By CAPosts 22 January, 2021 - 02:14pm 36 views
Vaccination campaigns in Europe suffered a setback this Friday. AstraZeneca will not be able to meet the vaccine volumes initially agreed upon with the European Commission, due to a drop in performance at one of its manufacturing plants. "Initial volumes will be lower than initially anticipated due to lower throughput at manufacturing plants within our European supply chain," a spokesman for the drugmaker said in a statement, declining to give further details. The European bloc has an agreement to buy at least 300 million doses from the company that developed the vaccine in conjunction with the University of Oxford.
© AP Pfizer and BioNTech will contribute 40 million to poor countries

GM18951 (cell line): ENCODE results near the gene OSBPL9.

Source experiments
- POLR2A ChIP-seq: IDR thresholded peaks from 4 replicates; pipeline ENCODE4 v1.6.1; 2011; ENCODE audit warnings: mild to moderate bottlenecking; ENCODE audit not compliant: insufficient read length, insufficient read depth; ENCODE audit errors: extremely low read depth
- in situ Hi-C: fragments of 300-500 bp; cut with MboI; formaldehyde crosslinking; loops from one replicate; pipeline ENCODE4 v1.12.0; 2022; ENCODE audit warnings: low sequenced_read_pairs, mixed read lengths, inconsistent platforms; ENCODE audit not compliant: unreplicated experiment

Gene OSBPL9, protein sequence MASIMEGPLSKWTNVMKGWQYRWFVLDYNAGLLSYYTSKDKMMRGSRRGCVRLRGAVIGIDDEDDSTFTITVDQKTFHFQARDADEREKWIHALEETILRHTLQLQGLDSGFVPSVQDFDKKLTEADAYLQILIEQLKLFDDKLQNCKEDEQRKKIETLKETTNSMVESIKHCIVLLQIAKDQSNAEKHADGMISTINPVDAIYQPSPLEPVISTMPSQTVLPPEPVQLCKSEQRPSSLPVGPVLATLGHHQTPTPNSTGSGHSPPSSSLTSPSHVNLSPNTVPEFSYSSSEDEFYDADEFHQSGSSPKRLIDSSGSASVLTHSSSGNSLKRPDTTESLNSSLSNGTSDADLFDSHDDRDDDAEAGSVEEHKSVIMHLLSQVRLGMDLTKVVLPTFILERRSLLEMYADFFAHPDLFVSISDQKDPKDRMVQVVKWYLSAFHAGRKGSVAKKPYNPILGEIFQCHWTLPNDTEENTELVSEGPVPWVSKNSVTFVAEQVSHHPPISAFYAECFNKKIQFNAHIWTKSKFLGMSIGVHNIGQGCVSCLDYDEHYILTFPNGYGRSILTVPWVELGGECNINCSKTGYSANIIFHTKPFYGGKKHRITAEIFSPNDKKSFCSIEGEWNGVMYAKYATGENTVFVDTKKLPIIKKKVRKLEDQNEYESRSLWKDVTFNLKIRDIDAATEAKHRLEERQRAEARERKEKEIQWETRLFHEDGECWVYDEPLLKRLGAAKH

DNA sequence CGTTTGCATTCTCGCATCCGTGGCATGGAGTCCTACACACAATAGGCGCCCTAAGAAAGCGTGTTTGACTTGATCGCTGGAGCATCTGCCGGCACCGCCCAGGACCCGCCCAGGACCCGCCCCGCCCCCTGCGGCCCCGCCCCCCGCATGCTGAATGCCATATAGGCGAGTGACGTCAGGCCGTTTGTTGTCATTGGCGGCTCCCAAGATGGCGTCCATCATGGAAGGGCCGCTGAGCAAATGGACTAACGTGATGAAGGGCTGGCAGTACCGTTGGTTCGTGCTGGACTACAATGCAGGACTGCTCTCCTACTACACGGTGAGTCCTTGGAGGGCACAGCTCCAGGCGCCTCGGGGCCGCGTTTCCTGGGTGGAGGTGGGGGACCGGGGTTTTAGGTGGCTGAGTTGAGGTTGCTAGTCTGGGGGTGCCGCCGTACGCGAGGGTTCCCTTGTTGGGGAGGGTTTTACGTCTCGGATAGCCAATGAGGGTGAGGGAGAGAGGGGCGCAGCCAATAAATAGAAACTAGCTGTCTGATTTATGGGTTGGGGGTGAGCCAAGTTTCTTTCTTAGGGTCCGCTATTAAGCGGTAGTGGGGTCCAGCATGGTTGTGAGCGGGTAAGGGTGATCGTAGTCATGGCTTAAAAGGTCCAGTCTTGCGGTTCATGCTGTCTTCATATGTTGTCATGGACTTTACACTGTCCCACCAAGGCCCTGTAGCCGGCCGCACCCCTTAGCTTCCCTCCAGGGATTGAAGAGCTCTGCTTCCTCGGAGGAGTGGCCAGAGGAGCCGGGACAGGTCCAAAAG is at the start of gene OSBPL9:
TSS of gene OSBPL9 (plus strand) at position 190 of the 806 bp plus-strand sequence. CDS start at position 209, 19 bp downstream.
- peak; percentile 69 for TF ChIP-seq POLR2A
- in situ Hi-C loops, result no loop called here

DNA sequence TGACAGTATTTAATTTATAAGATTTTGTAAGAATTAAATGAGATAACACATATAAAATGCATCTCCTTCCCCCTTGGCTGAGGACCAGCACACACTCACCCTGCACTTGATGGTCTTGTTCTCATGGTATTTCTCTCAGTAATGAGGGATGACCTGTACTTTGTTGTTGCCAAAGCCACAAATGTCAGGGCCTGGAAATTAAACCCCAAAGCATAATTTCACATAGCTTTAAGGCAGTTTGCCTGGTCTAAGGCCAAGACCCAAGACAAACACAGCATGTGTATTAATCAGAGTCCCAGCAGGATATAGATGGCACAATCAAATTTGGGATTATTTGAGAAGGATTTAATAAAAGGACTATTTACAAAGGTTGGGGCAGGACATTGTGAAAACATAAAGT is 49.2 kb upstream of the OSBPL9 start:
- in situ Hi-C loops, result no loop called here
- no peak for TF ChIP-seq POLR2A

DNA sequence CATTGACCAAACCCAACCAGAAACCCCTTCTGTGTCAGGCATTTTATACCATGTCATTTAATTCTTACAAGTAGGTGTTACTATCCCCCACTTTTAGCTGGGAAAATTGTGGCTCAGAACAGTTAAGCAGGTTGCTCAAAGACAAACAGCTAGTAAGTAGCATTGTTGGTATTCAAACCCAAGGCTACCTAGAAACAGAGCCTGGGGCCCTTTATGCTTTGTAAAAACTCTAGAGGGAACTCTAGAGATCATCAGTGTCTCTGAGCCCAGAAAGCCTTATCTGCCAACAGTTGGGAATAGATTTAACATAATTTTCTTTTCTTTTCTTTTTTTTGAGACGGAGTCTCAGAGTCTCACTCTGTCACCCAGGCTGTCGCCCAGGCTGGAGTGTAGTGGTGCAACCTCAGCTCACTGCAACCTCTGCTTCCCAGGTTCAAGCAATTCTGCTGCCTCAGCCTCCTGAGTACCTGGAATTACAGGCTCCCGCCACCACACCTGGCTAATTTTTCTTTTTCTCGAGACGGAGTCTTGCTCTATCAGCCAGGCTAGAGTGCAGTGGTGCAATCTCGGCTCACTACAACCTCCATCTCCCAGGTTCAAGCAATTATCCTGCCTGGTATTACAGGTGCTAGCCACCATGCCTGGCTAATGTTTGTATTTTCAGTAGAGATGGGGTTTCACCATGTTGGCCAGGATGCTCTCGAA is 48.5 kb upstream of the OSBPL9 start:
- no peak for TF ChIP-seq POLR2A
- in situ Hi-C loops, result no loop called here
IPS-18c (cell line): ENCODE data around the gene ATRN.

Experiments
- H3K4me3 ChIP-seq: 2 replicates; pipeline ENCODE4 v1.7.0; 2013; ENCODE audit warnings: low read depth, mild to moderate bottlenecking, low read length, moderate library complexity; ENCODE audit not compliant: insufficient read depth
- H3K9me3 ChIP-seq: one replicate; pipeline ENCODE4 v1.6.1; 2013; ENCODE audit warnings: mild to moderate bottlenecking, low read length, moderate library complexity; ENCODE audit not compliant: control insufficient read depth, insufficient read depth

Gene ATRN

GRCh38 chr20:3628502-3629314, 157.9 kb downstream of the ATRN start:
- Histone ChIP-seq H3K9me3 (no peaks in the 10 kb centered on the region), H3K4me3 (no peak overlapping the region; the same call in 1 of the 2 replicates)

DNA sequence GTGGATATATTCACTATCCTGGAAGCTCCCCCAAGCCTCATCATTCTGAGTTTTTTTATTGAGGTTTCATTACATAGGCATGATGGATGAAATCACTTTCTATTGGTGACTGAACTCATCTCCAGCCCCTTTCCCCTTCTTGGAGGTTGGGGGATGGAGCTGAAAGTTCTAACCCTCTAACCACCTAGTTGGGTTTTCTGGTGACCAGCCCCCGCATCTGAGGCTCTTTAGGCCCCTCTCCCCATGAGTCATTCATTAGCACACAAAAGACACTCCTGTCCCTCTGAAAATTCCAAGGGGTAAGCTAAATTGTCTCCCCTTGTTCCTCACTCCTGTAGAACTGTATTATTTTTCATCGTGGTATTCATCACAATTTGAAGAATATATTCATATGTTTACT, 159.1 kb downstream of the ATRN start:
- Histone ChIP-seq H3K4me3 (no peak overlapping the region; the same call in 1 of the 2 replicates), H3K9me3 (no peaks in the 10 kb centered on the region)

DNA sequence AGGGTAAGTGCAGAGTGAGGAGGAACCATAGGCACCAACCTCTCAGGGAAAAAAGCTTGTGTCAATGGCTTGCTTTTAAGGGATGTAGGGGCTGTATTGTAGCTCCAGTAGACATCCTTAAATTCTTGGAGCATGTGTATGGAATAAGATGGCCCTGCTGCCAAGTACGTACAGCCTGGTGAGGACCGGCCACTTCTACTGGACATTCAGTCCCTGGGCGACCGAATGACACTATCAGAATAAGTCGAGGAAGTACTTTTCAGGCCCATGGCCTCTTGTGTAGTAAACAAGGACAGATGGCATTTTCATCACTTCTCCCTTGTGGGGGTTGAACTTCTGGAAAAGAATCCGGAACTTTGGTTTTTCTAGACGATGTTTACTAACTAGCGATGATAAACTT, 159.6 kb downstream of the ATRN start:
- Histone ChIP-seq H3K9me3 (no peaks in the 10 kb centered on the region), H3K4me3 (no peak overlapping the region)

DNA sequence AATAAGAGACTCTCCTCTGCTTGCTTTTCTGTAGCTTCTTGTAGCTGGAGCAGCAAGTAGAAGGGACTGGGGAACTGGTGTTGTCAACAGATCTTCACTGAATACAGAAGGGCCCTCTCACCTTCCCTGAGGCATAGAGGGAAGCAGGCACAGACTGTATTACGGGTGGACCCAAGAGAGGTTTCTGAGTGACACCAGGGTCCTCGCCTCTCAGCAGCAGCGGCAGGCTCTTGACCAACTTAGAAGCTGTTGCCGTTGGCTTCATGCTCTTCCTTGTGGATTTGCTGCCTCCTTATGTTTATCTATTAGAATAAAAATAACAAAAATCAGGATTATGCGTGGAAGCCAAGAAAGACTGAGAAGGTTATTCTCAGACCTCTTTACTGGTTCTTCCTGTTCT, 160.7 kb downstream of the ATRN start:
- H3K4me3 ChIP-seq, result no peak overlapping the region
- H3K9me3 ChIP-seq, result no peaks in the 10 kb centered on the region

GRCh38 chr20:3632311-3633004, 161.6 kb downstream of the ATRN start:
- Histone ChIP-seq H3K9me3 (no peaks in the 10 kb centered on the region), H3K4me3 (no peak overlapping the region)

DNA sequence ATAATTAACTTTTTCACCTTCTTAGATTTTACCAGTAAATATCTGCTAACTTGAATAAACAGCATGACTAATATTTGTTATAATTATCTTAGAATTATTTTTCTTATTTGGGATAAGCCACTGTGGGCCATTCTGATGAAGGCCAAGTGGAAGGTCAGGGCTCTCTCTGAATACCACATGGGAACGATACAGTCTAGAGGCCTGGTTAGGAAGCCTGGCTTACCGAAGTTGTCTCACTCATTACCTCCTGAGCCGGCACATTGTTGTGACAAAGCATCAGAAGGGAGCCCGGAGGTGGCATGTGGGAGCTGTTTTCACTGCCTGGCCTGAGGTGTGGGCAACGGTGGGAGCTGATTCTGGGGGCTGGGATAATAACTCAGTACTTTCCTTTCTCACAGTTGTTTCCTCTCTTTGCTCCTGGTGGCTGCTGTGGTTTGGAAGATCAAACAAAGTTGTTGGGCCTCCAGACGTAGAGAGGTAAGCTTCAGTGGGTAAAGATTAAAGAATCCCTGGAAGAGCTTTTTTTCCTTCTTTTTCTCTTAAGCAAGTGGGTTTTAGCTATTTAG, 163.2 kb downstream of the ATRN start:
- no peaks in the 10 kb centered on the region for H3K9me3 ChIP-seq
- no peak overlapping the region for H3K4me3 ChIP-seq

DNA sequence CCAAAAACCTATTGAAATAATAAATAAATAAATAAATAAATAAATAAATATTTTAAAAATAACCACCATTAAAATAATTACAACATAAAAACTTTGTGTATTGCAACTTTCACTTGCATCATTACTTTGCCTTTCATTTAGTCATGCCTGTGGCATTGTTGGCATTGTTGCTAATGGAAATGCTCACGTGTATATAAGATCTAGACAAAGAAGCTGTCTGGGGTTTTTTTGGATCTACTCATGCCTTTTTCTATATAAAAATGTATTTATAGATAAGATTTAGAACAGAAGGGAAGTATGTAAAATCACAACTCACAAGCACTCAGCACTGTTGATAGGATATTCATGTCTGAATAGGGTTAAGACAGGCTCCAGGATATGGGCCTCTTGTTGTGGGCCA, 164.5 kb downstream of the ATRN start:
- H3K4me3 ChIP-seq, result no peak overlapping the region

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The European Commission told Reuters that AstraZeneca informed the EU's vaccine supply board about the change in the delivery schedule and was trying to access more details from the drug company. A spokeswoman for AstraZeneca explained to AFP that "although there is no set deadline for the start of shipments of the vaccine, if it receives approval in Europe, the initial volumes will be lower than originally planned." The European Union vaccination campaign had already been affected by a temporary reduction in the supply of the doses of Pfizer and BioNTech, due to an adaptation that the pharmaceutical company will carry out in one of its plants in Belgium. Despite negotiations, the European Medicines Agency (EMA) has not approved the AstraZeneca vaccine and the University of Oxford. Approval from European regulators is expected later this month. The World Health Organization (WHO) and the Pfizer laboratory announced on Friday an agreement to provide 40 million doses of the Pfizer / BioNTech Covid-19 vaccine for the poorest countries, through the Covax system. "I am proud to announce that Covax has signed an agreement with Pfizer / BioNTech for 40 million doses of its Covid-19 vaccine," WHO Director General Tedros Adhanom Ghebreyesus told reporters in Geneva, Switzerland. The doses of the vaccine - with an efficacy of 95% - will be supplied "at cost price" and should be delivered in the first quarter, said the head of Pfizer, Albert Bourla, during a WHO press conference. The Covax system, put in place to try to allow a fair distribution of vaccines, aims to get enough vaccines this year for the 20% of the most vulnerable population in all countries, rich or poor. With the agreement with Pfizer and BioNTech, the WHO has already added agreements with manufacturers for 2 billion doses.